But don't be fooled here, there are not just these four, they can all be widely configured.

Digital, including Binary, Clocks

There are four digital (or alphanumerical if you prefer) and two clocks that just use '0' and '1' to display the time. Looking at these first:

digital clocks

This is the time in binary. The top row is seconds (44, although the seconds was changing to 45 as I took the photo), the middle row is minutes (20) and the bottom row hours (19) i.e. 19:20:45.


The second binary clock is Binary Coded Decimal:

digital clocks

The leftmost column is 10's of hours (1) and the next is units of hours (9) giving the hour as 19. The middle pair of columns are minutes (2 and 0, giving 20. The rightmost columns give the seconds (just changing from 09 to 10). So the time is about 19:20:09 to 19:20:10.


Digital clocks are just alpha numerical displays. The clock will show the time, the day of week and the date. A larger font time can be used.

Three of the default digital clocks are (the fourth is a simplification):

digital clocks digital clocks digital clocks


Miscellaeous Clock

other clocks other clocks other clocks other clocks


Four Letter Words

A range of four letter words including several rude words. There configuration options allow the rude words to be censored and the time period between the words changing to be altered.

flw flw


Test Screens

tests tests tests tests


Acknowledgments

OZ2CPU for inspiration, the deflection and blanking circuits

Alan Flowers for ideas and building a scope clock

Dave Povey for the ping-pong clock suggestion

John Rehwinkel for the AScope clock suggestion and the alternatives for the mains transformer used

Martin Forsberg for more, and more, and more... ideas


Annexes


Final Software Command Menu

The menu system uses a simple text entry method. The clock uses a USB serial port connecting using 57600 baud, 8 data bits 1 stop bit and no parity. A command is typed in, backspace can be used to remove characters typed in error, and Enter is pressed to process the command. The Esc key can be used to abandon the whole entry before Enter is pressed.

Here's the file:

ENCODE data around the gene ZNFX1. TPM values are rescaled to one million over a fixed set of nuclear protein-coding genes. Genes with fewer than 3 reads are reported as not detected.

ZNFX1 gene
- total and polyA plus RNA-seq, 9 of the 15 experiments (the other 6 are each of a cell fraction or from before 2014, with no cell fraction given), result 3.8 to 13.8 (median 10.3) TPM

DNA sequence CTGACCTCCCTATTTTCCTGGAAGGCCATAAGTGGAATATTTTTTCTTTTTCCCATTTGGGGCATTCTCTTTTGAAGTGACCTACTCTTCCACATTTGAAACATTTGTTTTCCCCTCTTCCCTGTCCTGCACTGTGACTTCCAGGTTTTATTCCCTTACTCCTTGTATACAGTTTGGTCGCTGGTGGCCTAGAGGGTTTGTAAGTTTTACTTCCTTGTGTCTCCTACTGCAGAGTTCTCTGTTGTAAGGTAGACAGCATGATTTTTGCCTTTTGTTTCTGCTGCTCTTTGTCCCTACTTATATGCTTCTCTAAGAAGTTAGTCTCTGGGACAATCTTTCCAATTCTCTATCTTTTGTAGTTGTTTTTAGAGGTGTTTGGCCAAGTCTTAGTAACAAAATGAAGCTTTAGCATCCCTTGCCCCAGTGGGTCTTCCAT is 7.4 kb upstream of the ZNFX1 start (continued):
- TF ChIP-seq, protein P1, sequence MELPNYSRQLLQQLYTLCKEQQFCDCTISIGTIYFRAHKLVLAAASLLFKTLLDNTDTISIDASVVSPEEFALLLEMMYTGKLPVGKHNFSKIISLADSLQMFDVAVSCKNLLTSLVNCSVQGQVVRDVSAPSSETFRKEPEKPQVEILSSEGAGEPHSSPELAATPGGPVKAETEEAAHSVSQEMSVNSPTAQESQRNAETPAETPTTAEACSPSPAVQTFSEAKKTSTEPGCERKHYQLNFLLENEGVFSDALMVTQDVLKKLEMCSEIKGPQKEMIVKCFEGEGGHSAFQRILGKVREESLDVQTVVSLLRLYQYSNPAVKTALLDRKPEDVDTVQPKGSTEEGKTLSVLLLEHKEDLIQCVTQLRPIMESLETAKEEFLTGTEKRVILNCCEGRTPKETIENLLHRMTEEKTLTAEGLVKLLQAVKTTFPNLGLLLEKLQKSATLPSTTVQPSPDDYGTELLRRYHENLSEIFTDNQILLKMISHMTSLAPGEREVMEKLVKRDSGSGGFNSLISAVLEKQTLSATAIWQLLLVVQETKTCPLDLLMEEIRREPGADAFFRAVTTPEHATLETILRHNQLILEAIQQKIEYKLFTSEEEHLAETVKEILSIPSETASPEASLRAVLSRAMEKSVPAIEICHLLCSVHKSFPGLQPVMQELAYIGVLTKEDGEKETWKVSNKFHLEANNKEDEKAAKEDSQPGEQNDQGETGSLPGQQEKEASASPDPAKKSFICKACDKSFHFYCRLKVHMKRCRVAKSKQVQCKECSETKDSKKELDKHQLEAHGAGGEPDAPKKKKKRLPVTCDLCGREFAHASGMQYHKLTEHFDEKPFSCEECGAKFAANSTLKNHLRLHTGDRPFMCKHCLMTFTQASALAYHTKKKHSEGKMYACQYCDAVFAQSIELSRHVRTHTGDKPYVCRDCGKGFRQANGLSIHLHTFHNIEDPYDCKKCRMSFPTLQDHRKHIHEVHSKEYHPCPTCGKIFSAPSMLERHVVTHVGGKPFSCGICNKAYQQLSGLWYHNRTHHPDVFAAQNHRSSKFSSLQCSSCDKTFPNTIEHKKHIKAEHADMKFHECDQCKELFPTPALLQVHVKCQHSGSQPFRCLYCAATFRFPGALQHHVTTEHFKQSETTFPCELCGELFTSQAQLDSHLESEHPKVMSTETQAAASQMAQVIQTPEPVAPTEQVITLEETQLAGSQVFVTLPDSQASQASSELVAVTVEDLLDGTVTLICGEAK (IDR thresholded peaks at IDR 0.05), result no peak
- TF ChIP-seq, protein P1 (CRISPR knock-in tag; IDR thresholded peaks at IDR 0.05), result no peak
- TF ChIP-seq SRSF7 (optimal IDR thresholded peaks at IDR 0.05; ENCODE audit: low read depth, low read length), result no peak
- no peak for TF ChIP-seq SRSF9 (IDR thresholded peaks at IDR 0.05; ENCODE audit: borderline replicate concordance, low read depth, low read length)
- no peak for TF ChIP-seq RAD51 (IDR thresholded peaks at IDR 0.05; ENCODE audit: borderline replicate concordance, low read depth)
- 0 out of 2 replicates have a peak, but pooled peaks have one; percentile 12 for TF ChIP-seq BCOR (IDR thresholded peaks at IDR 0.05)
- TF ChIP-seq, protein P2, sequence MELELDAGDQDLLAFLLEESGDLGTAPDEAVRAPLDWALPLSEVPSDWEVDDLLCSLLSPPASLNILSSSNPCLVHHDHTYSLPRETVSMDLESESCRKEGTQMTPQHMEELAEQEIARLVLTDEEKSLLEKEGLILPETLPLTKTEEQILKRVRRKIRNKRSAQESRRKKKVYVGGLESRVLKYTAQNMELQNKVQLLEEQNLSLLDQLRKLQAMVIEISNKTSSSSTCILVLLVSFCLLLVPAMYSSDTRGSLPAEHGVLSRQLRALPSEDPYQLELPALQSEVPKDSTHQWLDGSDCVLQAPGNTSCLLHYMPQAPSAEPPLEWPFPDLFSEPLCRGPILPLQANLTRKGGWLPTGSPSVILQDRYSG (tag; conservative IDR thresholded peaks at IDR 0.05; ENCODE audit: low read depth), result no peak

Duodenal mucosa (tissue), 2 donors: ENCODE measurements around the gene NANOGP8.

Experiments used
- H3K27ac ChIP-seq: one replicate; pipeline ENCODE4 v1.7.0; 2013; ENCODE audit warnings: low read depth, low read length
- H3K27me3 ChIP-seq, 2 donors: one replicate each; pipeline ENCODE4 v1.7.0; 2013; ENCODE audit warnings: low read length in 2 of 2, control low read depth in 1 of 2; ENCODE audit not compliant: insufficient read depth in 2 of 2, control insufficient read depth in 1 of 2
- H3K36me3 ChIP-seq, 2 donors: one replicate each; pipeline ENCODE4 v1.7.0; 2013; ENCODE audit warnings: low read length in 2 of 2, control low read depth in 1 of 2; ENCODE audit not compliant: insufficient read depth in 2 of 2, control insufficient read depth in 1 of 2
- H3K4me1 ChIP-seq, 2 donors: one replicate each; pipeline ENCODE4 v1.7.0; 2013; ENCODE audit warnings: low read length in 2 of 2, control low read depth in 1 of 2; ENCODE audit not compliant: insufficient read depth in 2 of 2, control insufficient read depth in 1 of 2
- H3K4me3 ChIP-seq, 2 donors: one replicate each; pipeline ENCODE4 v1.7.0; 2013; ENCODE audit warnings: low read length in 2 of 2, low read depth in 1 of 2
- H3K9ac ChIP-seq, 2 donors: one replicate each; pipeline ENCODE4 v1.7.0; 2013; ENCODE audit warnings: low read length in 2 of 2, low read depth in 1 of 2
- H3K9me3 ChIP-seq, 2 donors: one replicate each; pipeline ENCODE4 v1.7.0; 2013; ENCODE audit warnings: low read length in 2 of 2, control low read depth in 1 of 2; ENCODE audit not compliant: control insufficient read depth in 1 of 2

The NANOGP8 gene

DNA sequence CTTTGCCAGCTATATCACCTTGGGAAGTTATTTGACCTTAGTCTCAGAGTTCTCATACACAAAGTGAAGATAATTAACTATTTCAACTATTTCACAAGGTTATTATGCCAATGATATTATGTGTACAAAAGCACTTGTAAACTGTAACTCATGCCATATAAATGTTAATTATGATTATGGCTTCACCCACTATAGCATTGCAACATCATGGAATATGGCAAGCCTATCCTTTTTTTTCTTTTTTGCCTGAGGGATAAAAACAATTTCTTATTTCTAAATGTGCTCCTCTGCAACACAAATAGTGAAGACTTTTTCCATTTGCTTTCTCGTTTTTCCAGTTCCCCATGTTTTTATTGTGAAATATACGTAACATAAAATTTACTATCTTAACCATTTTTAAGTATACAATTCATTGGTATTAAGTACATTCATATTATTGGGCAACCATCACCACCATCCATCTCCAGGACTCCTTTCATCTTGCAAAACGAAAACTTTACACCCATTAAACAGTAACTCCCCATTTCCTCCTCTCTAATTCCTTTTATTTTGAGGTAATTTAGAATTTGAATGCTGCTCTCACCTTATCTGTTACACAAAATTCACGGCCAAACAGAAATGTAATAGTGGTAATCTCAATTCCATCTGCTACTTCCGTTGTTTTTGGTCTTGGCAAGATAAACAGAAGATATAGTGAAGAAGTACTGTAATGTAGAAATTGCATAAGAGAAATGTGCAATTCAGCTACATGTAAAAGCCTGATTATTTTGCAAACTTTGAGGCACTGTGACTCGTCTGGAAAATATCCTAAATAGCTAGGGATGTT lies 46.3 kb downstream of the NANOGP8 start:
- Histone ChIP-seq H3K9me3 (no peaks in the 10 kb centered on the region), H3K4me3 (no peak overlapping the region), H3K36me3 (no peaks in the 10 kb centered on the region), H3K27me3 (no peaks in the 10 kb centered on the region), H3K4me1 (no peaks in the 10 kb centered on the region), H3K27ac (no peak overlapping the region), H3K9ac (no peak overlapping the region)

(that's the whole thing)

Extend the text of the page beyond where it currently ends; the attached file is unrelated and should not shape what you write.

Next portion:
Command can be typed in full or abbreviated (lowercase letters are automatically converted to uppercase). So for example to hide analogue clock 3 you enter:

ANALOGUE 3 SHOW OFF

Or, fully abbreviated this becomes: A 3 SH 0

The abbreviated version is most useful when experimenting with a command to quickly see how the clock faces changes or the clock operation is changed etc.

Most commands take a parameter or several parameters; if the parameter or parameters are omitted then the current value is reported. So for example the SET DATE command will report the current date if no date parameter is provided. (The exception to this rule is the SYSTEM SEED command that sets the seed value used by the random number generator. If the parameter is omitted then a seed is generated using the current date and time from the real time clock.)

Finally, commands can be followed by a ? as a single parameter. The clock will reply with a brief help message and the options available for any required parameters. So for example BCD SHOW ? will provide brief description of the SHOW command and the options avaliable for the parameter it takes.